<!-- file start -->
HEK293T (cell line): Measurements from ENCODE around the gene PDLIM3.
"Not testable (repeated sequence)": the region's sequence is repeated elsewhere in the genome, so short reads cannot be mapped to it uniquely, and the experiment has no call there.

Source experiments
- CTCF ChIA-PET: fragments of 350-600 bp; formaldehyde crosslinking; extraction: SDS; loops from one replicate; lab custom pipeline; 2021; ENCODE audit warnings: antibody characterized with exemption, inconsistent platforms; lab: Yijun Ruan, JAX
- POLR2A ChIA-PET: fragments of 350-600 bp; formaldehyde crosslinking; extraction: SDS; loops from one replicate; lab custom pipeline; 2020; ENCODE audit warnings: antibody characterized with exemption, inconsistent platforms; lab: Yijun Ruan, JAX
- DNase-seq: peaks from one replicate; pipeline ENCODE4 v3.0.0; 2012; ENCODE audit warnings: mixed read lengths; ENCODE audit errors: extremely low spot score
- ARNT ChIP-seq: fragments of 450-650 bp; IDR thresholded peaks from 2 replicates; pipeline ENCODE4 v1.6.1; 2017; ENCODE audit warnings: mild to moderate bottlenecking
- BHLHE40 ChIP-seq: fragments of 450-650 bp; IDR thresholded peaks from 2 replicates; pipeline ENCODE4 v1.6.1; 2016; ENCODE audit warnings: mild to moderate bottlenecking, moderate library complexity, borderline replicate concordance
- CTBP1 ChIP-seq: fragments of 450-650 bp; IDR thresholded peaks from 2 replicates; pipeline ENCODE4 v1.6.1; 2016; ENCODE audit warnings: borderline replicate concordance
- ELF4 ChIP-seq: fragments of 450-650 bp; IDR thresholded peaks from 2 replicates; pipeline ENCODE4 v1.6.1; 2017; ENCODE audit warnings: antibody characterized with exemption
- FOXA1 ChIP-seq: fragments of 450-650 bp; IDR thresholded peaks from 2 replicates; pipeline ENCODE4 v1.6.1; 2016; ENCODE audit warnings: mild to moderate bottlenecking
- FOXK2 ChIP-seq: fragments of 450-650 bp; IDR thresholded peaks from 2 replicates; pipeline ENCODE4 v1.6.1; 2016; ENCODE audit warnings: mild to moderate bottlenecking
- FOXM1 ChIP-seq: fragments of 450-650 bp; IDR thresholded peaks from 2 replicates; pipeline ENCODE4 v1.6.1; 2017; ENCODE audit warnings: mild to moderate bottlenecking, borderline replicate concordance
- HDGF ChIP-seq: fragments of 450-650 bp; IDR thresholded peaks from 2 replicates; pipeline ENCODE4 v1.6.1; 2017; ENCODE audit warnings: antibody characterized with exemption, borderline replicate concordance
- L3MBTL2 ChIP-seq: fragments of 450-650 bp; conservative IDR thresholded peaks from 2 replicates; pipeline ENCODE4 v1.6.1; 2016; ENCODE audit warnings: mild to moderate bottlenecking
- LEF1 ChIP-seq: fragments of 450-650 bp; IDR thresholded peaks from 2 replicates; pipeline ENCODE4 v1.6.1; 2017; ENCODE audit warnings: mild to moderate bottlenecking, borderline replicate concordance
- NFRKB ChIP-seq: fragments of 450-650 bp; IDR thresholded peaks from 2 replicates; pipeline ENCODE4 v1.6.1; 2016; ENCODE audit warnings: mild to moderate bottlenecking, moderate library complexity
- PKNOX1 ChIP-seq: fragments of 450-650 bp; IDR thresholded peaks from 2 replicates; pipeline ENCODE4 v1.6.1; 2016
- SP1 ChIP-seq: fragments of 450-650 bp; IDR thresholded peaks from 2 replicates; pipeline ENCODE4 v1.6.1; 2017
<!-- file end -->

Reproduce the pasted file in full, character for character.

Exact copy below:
HEK293T (cell line): Measurements from ENCODE around the gene PDLIM3.
"Not testable (repeated sequence)": the region's sequence is repeated elsewhere in the genome, so short reads cannot be mapped to it uniquely, and the experiment has no call there.

Source experiments
- CTCF ChIA-PET: fragments of 350-600 bp; formaldehyde crosslinking; extraction: SDS; loops from one replicate; lab custom pipeline; 2021; ENCODE audit warnings: antibody characterized with exemption, inconsistent platforms; lab: Yijun Ruan, JAX
- POLR2A ChIA-PET: fragments of 350-600 bp; formaldehyde crosslinking; extraction: SDS; loops from one replicate; lab custom pipeline; 2020; ENCODE audit warnings: antibody characterized with exemption, inconsistent platforms; lab: Yijun Ruan, JAX
- DNase-seq: peaks from one replicate; pipeline ENCODE4 v3.0.0; 2012; ENCODE audit warnings: mixed read lengths; ENCODE audit errors: extremely low spot score
- ARNT ChIP-seq: fragments of 450-650 bp; IDR thresholded peaks from 2 replicates; pipeline ENCODE4 v1.6.1; 2017; ENCODE audit warnings: mild to moderate bottlenecking
- BHLHE40 ChIP-seq: fragments of 450-650 bp; IDR thresholded peaks from 2 replicates; pipeline ENCODE4 v1.6.1; 2016; ENCODE audit warnings: mild to moderate bottlenecking, moderate library complexity, borderline replicate concordance
- CTBP1 ChIP-seq: fragments of 450-650 bp; IDR thresholded peaks from 2 replicates; pipeline ENCODE4 v1.6.1; 2016; ENCODE audit warnings: borderline replicate concordance
- ELF4 ChIP-seq: fragments of 450-650 bp; IDR thresholded peaks from 2 replicates; pipeline ENCODE4 v1.6.1; 2017; ENCODE audit warnings: antibody characterized with exemption
- FOXA1 ChIP-seq: fragments of 450-650 bp; IDR thresholded peaks from 2 replicates; pipeline ENCODE4 v1.6.1; 2016; ENCODE audit warnings: mild to moderate bottlenecking
- FOXK2 ChIP-seq: fragments of 450-650 bp; IDR thresholded peaks from 2 replicates; pipeline ENCODE4 v1.6.1; 2016; ENCODE audit warnings: mild to moderate bottlenecking
- FOXM1 ChIP-seq: fragments of 450-650 bp; IDR thresholded peaks from 2 replicates; pipeline ENCODE4 v1.6.1; 2017; ENCODE audit warnings: mild to moderate bottlenecking, borderline replicate concordance
- HDGF ChIP-seq: fragments of 450-650 bp; IDR thresholded peaks from 2 replicates; pipeline ENCODE4 v1.6.1; 2017; ENCODE audit warnings: antibody characterized with exemption, borderline replicate concordance
- L3MBTL2 ChIP-seq: fragments of 450-650 bp; conservative IDR thresholded peaks from 2 replicates; pipeline ENCODE4 v1.6.1; 2016; ENCODE audit warnings: mild to moderate bottlenecking
- LEF1 ChIP-seq: fragments of 450-650 bp; IDR thresholded peaks from 2 replicates; pipeline ENCODE4 v1.6.1; 2017; ENCODE audit warnings: mild to moderate bottlenecking, borderline replicate concordance
- NFRKB ChIP-seq: fragments of 450-650 bp; IDR thresholded peaks from 2 replicates; pipeline ENCODE4 v1.6.1; 2016; ENCODE audit warnings: mild to moderate bottlenecking, moderate library complexity
- PKNOX1 ChIP-seq: fragments of 450-650 bp; IDR thresholded peaks from 2 replicates; pipeline ENCODE4 v1.6.1; 2016
- SP1 ChIP-seq: fragments of 450-650 bp; IDR thresholded peaks from 2 replicates; pipeline ENCODE4 v1.6.1; 2017